The titles of the article and the first graph seem a little misleading to me. With respect to the first graph, does a person need to be “absolutely certain” of something to “believe in” it? I would put the “absolutely certain” and “fairly certain” together if I was writing about people who “believe in” something. For example, I would say that people who are absolutely certain, and fairly certain, about climate change both “believe in” it.

    In particular, I feel that the title choices make the articles finding’s seem more shocking than they really are. I would be surprised if almost a quarter of Catholics, for example, DID NOT believe in God. But, I am not that surprised that almost a quarter of Catholics are not “absolutely certain” of this. Maybe they have doubts every once in a while, but are still 95% certain, or something like that.

  • Atheism is not religion. Religion is belief in magical deities. Atheism is not believing in the supernatural. Get your facts straight. Maybe by doing some research next time. Religious brain washing has claimed many rational people and such despicable deep mental scars heal slowly. Hardly surprising many Atheists have had a hard time shaking off such evil abuse.

  • Fran

    Yes, I definitely believe in the only true God, Yahweh/Jehovah, and that a close and loving relationship can be had with Him through prayer, regular study and meditation of his Word, the Bible, and association with fellow Christians to strengthen and encourage one another in these difficult days!

    I was not surprised about the chart concerning Catholics. They have lost many due to their scandals and disunity.

  • Diogenes

    What is VERY INTERESTING is that according to the survey, 10% of self proclaimed atheists declare a general ‘belief’ in God, and about 5% declare a ‘belief’ in a specific or personal God. It sounds oxymoronic, but at the same time I would encourage such individuals to explore that conflict further.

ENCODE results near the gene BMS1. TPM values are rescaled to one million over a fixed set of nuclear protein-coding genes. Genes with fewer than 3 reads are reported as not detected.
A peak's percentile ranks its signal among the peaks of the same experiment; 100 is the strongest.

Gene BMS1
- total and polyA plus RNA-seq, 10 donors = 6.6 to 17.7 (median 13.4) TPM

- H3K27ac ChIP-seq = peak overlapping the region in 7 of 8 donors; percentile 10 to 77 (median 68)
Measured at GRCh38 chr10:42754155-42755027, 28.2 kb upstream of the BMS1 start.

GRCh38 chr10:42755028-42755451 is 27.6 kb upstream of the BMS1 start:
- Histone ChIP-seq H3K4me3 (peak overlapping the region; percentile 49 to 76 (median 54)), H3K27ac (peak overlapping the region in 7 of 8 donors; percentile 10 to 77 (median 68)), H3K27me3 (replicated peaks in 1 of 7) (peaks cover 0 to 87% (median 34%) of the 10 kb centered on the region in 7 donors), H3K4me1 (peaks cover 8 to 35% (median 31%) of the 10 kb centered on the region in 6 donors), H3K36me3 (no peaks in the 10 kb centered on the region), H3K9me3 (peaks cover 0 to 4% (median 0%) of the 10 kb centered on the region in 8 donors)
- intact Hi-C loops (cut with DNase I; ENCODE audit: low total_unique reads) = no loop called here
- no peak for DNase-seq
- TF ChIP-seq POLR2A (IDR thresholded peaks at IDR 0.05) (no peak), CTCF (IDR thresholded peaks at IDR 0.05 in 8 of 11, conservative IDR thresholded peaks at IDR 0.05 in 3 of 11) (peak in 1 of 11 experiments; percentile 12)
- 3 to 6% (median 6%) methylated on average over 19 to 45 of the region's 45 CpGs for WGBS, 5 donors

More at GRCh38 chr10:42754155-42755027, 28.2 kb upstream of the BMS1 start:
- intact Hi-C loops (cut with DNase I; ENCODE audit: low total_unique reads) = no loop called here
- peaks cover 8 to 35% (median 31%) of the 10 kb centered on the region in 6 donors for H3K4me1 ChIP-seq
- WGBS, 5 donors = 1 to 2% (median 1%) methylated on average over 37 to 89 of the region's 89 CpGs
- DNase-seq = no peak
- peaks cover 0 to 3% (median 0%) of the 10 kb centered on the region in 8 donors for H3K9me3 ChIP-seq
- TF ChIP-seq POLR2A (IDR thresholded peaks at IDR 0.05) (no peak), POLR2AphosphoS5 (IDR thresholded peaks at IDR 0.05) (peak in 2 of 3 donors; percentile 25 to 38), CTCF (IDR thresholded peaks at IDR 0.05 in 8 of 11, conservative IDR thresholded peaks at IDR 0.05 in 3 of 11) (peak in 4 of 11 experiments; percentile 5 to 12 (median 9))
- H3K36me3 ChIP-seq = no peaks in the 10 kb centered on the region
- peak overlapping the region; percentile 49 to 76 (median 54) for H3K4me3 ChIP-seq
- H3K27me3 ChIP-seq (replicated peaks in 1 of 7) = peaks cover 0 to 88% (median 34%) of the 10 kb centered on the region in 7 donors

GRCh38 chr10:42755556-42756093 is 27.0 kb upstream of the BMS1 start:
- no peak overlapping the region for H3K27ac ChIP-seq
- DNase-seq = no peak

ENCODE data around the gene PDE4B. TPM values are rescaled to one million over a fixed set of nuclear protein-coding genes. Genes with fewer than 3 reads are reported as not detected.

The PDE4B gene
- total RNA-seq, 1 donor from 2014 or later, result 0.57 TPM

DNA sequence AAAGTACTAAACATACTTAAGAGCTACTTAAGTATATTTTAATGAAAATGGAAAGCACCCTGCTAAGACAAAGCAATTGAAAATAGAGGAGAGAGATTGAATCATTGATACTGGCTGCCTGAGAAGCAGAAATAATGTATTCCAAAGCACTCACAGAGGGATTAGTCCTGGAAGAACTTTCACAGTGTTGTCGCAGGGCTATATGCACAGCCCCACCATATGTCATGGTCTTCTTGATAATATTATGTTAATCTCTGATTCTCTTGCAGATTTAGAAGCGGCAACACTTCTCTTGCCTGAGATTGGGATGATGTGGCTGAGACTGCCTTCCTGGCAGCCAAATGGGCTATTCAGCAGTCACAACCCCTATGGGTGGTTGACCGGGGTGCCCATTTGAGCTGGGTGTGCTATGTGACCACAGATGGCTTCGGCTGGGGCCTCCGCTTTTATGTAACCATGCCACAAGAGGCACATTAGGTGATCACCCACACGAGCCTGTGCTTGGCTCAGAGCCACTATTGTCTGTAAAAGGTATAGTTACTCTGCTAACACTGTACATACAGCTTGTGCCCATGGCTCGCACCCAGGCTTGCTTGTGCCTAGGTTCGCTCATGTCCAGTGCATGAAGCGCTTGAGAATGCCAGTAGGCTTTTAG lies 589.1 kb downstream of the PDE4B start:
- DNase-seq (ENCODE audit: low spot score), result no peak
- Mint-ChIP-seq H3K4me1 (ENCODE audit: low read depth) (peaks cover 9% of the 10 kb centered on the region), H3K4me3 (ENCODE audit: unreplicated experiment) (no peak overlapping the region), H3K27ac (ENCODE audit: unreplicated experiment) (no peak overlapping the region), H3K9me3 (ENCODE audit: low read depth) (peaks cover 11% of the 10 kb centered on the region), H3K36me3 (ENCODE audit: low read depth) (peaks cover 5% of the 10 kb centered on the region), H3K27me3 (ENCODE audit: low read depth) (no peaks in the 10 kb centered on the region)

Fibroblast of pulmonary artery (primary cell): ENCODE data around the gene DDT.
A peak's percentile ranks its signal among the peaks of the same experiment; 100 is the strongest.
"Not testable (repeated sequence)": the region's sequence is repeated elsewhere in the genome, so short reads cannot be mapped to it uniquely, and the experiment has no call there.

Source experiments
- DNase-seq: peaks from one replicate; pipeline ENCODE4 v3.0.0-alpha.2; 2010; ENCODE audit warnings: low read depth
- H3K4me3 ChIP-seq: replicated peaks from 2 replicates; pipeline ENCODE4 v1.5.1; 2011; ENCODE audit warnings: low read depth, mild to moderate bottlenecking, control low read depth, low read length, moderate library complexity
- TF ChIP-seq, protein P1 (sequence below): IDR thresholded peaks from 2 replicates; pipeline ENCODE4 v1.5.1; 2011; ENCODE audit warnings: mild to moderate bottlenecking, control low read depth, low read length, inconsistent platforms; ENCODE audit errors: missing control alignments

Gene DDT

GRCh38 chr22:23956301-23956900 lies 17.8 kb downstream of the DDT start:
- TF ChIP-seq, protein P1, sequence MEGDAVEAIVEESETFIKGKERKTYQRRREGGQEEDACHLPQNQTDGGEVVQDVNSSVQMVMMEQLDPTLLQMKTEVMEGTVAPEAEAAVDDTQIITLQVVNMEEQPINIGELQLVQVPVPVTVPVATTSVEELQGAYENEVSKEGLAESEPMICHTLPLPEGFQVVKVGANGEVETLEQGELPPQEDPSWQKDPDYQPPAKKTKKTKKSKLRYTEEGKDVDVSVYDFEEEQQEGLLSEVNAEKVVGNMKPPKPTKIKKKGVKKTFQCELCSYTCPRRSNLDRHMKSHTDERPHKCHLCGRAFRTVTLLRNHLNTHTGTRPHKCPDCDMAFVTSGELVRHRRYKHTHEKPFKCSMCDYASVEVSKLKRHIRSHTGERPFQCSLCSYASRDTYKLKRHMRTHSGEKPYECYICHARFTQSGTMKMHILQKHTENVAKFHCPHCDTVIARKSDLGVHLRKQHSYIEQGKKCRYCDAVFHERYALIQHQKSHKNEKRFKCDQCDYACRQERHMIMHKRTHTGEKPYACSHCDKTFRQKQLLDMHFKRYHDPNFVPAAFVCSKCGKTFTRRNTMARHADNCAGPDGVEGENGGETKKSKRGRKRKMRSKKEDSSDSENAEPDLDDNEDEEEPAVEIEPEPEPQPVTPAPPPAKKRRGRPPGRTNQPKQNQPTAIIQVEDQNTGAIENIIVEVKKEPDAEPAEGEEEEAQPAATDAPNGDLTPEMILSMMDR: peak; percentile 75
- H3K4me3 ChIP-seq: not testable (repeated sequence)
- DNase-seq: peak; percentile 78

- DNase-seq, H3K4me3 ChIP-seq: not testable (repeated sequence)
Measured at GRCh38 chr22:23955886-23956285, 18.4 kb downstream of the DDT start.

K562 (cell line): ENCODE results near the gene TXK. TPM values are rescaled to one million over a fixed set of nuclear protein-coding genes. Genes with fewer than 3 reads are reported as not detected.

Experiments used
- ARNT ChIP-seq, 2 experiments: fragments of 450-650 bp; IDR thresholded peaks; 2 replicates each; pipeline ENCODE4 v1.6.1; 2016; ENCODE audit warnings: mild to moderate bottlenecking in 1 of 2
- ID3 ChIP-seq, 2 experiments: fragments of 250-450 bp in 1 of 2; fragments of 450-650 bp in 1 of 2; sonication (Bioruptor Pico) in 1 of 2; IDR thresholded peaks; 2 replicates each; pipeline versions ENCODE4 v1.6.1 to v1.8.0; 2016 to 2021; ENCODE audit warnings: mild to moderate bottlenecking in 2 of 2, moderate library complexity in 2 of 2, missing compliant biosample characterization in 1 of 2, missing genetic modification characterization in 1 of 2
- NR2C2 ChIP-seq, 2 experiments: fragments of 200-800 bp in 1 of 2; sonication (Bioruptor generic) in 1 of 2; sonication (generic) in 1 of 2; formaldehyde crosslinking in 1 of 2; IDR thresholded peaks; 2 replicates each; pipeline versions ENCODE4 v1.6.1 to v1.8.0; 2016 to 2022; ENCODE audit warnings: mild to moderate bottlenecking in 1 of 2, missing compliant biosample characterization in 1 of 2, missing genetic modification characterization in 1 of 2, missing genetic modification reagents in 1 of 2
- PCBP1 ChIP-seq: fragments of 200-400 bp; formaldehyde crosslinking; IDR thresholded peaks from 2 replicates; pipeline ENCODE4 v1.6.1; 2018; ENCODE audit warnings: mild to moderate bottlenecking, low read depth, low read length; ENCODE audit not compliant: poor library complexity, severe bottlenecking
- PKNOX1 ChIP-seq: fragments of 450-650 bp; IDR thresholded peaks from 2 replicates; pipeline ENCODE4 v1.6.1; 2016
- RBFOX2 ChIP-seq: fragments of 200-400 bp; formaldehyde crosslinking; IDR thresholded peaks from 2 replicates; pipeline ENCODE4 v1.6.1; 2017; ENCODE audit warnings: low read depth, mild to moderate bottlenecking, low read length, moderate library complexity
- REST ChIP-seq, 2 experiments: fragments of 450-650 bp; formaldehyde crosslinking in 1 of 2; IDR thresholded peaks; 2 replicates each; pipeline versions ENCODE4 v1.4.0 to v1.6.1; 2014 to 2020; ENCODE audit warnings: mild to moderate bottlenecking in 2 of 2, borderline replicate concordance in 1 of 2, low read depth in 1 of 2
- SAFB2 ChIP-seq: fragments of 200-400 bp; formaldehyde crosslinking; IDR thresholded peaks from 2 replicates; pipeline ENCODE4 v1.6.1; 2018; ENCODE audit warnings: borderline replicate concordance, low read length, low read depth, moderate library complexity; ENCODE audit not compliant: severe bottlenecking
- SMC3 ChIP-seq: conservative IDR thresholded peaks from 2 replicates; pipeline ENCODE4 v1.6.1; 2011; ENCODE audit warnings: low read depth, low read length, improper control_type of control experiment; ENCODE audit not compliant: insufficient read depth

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  • Alexandra

    This study is kinda crap. First, they should have asked respondents if they were religious. Many people identify as a certain religion because of cultural ties. They are no longer religious, but maintain cultural ties to the church and participate in the various cultural rites of passage. They should not be included in taking a religious pulse of any sort. In some religions the cultural ties are stronger even without a religious component and the survey results reflect this. Orthodox, Catholic, Jewish and Hindu communities all have strong cultural ties, national identity ties, and cultural practices and rites that go way beyond religion. To a lesser extent mainline denominations also fall into this category. If you want to find out if religious people believe in God you need to ask that question, not just if people who identify with a culture believe in God.

    Also, I agree with a previous poster that the categories should be collapsed, completely sure and pretty sure are essentially the same thing in this survey. Not everyone is comfortable operating in certainties when it come to religion.

  • Nick

    Hi Magdalena,

    Orthodox Christianity is the oldest form of Christianity and is considered by most Orthodox Christians as “Pre-Denominational.” This ancient faith is the second largest “Denomination” in the world but in the United States it is a small group. Most Greeks, Russians, other Eastern European countries are mostly Orthodox Christian, though have been previously occupied by others such as the Ottoman Turks in Greece or Athiest governments associated with the USSR. There are also a lot of Arab Orthodox (Antiochian) and others worldwide. Here is a helpful link to understand Orthodox Christianity:

  • It makes no sense to have “atheist” listed since it is not a ‘religion it however the stated non belief in a god.

    One would have to ask the question like this.

    Inquisitor: What is your religion?

    Answer: I am an atheist, I do not believe in god.

    Inquisitor: Do you believe in god?

    Answer: Yes.

    inquisitor “Bang… head explodes”